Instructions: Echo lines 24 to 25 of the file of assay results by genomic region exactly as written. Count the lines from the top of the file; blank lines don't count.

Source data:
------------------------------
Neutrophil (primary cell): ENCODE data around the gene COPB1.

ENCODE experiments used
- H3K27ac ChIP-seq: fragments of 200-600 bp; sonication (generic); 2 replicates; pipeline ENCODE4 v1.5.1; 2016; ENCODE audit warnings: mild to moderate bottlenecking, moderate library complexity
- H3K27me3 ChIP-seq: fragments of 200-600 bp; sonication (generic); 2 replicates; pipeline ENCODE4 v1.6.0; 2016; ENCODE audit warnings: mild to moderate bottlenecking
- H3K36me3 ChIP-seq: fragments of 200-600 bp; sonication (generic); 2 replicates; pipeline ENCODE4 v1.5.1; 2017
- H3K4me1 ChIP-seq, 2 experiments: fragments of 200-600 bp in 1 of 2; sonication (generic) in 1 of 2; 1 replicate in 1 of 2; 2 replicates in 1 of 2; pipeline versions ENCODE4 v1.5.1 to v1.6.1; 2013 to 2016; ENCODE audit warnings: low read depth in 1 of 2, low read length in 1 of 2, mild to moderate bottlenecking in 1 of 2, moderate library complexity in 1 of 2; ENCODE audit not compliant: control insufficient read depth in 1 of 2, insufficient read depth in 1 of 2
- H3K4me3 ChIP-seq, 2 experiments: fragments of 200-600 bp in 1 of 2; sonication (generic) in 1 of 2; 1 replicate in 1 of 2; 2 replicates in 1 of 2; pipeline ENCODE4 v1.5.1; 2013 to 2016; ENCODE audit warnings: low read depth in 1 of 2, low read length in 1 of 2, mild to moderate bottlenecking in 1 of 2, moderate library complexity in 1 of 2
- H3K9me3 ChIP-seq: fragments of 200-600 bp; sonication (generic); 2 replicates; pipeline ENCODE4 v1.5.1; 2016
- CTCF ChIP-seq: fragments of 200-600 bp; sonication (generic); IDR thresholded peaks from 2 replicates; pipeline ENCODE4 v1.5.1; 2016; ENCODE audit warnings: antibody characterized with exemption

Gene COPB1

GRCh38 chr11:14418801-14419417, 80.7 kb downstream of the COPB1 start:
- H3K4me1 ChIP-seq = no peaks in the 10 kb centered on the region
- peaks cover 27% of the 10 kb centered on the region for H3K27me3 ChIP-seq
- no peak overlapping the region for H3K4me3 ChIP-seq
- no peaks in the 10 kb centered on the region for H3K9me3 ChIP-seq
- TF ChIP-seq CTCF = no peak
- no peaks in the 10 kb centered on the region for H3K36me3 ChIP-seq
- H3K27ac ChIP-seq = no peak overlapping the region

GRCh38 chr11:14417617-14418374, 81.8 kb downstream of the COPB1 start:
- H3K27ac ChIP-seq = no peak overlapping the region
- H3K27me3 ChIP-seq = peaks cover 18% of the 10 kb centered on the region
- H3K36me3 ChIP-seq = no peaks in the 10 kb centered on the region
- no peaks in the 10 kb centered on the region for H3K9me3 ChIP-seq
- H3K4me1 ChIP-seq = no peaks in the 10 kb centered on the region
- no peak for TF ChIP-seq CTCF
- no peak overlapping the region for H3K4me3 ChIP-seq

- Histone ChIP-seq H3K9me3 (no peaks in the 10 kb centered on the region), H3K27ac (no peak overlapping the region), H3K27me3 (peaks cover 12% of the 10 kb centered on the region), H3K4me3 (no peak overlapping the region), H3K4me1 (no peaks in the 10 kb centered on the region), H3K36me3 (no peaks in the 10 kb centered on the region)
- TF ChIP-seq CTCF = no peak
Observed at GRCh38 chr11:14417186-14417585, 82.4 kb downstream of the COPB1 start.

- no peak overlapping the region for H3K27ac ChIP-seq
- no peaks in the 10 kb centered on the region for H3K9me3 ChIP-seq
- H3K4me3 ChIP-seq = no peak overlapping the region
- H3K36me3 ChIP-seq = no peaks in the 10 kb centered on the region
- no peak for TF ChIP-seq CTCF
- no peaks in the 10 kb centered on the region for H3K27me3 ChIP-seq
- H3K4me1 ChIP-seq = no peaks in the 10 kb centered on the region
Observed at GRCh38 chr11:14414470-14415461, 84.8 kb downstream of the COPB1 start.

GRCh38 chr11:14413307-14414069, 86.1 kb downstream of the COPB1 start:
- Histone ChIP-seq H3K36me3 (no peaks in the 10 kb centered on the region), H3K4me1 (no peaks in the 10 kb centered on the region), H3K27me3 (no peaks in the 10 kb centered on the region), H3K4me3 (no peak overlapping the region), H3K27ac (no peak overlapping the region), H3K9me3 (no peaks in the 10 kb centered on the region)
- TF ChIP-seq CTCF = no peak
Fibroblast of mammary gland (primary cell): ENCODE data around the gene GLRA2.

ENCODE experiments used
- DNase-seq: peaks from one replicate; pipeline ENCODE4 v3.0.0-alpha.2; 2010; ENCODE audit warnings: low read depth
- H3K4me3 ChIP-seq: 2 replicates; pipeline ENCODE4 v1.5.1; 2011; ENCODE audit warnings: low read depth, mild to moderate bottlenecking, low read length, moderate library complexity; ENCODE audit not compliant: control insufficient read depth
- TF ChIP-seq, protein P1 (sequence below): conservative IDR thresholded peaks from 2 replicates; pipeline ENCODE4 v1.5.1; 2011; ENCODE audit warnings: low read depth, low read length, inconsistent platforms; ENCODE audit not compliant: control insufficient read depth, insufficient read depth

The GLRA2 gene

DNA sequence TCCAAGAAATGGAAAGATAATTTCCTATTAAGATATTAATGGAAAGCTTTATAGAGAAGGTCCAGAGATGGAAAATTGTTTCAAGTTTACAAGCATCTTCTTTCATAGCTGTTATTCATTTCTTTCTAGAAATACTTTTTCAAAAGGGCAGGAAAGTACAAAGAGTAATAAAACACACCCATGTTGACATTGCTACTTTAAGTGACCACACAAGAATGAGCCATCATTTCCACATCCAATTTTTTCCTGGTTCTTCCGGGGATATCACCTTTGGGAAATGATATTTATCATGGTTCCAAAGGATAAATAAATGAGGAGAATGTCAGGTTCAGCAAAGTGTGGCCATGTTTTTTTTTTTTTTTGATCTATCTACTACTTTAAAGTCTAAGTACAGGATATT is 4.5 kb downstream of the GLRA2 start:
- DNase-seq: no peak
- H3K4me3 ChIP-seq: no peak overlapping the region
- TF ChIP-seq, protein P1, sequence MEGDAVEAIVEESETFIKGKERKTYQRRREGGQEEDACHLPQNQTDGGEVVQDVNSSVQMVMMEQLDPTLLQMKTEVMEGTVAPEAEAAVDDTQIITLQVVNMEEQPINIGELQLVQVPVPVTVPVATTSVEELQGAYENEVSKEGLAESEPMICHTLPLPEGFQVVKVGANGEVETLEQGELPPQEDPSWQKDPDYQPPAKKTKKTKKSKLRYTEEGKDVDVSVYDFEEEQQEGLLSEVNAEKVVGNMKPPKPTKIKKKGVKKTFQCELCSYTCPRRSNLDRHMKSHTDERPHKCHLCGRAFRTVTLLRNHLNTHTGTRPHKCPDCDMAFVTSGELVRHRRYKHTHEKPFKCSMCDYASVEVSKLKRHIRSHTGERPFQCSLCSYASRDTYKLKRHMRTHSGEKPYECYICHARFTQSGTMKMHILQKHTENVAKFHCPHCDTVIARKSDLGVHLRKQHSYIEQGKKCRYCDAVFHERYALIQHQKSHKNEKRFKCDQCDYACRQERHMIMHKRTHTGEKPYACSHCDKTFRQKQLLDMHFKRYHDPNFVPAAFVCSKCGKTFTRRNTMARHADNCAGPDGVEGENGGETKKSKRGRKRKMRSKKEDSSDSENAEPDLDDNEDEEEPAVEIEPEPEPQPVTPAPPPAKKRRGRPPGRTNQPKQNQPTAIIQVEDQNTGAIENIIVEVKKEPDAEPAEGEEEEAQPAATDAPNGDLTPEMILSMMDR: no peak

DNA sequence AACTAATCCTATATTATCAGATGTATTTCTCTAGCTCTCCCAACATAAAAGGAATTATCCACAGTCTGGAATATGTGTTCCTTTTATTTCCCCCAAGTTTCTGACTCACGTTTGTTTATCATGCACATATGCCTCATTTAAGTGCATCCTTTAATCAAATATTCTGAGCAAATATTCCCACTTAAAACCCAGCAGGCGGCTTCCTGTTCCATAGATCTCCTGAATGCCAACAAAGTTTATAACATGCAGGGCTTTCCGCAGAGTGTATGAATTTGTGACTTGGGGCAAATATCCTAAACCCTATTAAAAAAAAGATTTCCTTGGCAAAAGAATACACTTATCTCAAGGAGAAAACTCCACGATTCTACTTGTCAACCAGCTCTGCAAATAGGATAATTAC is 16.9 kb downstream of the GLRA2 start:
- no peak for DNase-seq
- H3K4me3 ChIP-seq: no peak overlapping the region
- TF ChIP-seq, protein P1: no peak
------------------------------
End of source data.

- H3K4me1 ChIP-seq = no peaks in the 10 kb centered on the region
- no peak for TF ChIP-seq CTCF